Information Tidbits in the social fabric!


Terminology, is what we talk about in our daily practices, share insigts and ideas with peers related to our business processes and embeded/intersected into our information systems. To harmonise, standardise and communicate coherent use of terms across the enterprise is a continuous improvement (think ‘lean‘). There will never be one golden standard only useful tidbits in the social fabric!

Lately we have seen an abundance of ‘terminology’ feeds into the ‘social’ realm. As Social Business, or Social Collaboration. This is an obvious tautology, never the less it comes into fashion😉 In my research practice I have the refined use of terminology amongst peers, to get acceptance in relevant contributions to my part of the world, same goes when I do put on the business suit (like Mr Walker contrasting the Phantom). Same thing with different ways of communicating!

I took a detour into my reference litterature to grasp things ahead of me, and realised still how crispy and mindblowing the book ‘The Social Life of Information‘ is! Even if it was written during the haydays of 1998 (internet era or dot com) all things match with todays business arena. When we talk about the emerging social intranet (or social collaboration, or enterprise 2.0, etc), we as IS/IT-saviours get hooked into TOOLS! and forget that the social fabric that makes up any organisation. People will undertake predictable irrational uses.

As Mr James Robertsen, states in his recent post:

You can’t change corporate culture using social tools

Spot-on!

Communication and conversations amongst people is all about sense-making to cope with your everyday persuit. Hence in the midst of this resides our terminology, the way we express our self, manifest our agreements and rule out our policies and procedures to work together in a polite and easy manner. To narrow down the scope for this post into the theme around social intranet. I took the itchy part called Findability! One albatross around his neck, that any intranet manager could testify is intranets poor findability. Pragmatically we all agree that it should be easy to find things of high relevance to my needs, second it would be sweet if it also were simple to contribute in such a manner that I add things with high quality. And not dilute the information landscape with abundance of crap!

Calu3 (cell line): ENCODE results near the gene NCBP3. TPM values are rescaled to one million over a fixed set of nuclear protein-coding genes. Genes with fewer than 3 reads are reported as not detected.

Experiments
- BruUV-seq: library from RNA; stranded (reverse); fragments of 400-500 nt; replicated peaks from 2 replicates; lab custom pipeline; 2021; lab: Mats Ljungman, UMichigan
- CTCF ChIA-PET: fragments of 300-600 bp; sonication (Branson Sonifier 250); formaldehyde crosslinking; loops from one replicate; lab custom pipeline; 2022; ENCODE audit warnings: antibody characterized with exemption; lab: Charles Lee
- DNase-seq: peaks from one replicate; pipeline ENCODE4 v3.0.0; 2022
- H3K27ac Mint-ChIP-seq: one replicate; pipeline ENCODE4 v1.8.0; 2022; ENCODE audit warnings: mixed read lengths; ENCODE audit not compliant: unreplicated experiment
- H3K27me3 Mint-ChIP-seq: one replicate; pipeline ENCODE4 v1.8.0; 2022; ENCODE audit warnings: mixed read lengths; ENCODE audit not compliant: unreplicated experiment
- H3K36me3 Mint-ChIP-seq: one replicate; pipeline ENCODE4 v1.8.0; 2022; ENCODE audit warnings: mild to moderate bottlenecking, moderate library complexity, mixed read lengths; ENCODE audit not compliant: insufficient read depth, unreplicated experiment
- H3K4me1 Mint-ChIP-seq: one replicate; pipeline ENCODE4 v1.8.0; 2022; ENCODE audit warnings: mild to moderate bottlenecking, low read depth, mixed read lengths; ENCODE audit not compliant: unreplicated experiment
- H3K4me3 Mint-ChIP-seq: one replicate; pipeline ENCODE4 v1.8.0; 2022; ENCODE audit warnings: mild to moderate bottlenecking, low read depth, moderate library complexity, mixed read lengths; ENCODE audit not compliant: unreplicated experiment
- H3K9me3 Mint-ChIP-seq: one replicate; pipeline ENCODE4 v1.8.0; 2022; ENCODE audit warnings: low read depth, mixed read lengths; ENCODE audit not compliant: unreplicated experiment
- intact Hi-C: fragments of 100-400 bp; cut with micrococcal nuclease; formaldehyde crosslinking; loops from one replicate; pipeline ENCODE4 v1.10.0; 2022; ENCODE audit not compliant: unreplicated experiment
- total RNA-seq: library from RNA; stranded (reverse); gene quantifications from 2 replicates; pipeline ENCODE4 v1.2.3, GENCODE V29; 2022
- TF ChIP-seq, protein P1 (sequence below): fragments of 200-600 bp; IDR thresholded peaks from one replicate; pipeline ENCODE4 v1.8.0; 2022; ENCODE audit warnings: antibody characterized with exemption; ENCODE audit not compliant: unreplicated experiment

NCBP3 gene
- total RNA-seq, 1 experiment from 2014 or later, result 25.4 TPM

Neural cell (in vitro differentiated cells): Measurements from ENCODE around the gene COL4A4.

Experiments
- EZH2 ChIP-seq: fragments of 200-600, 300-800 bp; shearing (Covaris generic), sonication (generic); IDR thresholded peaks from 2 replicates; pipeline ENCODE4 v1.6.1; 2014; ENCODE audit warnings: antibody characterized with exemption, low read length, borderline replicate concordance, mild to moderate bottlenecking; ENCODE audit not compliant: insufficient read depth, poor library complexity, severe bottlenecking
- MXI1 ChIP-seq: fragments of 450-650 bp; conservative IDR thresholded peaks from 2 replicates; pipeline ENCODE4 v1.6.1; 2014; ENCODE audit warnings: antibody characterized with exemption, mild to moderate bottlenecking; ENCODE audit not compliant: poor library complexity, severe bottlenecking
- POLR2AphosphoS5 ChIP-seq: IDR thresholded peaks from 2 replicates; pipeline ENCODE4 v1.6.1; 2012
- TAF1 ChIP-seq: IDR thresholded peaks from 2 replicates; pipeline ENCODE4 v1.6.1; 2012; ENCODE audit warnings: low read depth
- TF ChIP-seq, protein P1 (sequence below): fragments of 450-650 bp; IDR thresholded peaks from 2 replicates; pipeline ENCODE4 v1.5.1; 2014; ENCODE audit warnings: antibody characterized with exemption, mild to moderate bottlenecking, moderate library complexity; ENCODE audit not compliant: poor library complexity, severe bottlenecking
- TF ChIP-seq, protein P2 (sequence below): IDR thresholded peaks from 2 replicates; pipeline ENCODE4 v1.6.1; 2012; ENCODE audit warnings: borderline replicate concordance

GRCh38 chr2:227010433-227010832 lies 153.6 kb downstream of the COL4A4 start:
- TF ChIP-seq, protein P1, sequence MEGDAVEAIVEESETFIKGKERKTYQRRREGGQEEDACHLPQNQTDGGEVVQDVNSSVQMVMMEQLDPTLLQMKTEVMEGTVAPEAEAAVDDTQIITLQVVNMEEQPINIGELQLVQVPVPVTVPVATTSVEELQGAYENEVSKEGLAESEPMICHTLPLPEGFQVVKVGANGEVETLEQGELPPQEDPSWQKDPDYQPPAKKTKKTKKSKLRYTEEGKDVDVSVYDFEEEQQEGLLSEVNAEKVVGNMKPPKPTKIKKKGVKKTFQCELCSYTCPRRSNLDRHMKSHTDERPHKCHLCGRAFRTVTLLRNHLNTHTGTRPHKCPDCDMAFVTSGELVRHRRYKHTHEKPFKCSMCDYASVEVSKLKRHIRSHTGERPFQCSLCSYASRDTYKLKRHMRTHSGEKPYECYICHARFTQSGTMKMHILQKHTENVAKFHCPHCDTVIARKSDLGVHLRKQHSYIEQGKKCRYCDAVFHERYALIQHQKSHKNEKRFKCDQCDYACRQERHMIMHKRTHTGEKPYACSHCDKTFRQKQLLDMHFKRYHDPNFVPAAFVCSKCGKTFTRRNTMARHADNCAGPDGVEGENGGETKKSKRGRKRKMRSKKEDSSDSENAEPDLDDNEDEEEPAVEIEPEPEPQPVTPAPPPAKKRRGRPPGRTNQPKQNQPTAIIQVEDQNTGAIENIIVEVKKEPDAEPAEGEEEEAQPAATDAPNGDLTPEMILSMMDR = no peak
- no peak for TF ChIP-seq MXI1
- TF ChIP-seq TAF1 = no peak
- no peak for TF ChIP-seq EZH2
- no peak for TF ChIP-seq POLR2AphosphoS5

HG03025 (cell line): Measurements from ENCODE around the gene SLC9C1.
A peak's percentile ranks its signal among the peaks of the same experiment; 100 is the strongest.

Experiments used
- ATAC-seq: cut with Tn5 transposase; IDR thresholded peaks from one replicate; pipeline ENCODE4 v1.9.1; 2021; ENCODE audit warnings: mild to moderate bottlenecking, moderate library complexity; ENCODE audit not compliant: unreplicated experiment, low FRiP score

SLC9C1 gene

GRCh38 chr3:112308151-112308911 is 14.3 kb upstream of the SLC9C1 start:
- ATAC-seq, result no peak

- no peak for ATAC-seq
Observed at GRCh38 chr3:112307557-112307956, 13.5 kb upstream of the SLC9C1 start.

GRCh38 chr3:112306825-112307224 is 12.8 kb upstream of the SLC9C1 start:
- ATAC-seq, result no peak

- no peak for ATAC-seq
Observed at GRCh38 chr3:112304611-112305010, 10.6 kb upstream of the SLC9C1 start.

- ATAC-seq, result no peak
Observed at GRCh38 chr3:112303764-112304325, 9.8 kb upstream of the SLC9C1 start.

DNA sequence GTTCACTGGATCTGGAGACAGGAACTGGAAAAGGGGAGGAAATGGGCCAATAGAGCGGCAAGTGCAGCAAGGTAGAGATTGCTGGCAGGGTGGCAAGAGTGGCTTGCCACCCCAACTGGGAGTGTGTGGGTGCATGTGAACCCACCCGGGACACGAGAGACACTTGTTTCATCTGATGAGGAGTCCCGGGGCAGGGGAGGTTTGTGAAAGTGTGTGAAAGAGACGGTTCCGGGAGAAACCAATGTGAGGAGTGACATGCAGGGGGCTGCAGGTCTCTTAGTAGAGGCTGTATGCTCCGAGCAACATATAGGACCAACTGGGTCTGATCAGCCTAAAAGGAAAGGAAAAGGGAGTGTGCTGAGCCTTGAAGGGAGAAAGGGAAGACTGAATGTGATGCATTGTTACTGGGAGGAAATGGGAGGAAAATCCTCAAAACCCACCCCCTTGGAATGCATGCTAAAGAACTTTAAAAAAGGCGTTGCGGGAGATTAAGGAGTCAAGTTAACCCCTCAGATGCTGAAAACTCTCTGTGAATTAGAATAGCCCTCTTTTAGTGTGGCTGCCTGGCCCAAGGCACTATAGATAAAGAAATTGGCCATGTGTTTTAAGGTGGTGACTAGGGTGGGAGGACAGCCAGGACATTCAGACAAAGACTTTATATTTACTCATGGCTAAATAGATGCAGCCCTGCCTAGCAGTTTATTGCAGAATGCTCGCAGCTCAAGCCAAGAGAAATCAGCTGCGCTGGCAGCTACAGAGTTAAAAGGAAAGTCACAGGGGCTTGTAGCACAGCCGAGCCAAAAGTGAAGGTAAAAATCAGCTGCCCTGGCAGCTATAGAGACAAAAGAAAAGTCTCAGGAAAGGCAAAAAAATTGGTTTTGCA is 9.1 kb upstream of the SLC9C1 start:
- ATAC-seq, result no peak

So findability isn’t a quest for a new search engine of preferred taste, it is all about pragmatic use of search patterns, and provision with good/simple to use information management practices. In all this our terminology is the glue to sense-making. Hence if one took a snippet of the social intranet tools and used it to cope with ‘the enterprise terminology‘! These terms are heavily embedded into the ICT tools we use. Be it in the Business Applications arena (structured data) or Enterprise Content Management arena ( unstructured data).

controlled vocabularies

Here in this hot-spot we really could get attention, engagement and lively debates about the use of words in the enterprise, and their different interpretations. Social as anything! and for a good cause. With this practice in place (networked governance), the future state of  enterprise linked data makes sense in everyday business. And we would also get pathways for our wayfinding to corporate culture and social fabric via the conversations around terminology….set into action in search engine refinement, guided classification means in any provision and so forth. All in all improving the information architecture and obviously findability….

3 Responses to Information Tidbits in the social fabric!

  1. […] will never be a perfect match, only information tidbits in the social fabric. The notion of social business and uses of social platforms will in a good setting lever the […]

  2. This is really interesting, You’re a very skilled blogger.

    I have joined your feed and look forward to seeking more of your great post.
    Also, I have shared your website in my social networks!

  3. […] work, most organisations try to enforce good practice, and pragmatic organising principles. But I dare to say in most cases these fail. First, the different platforms do not share […]

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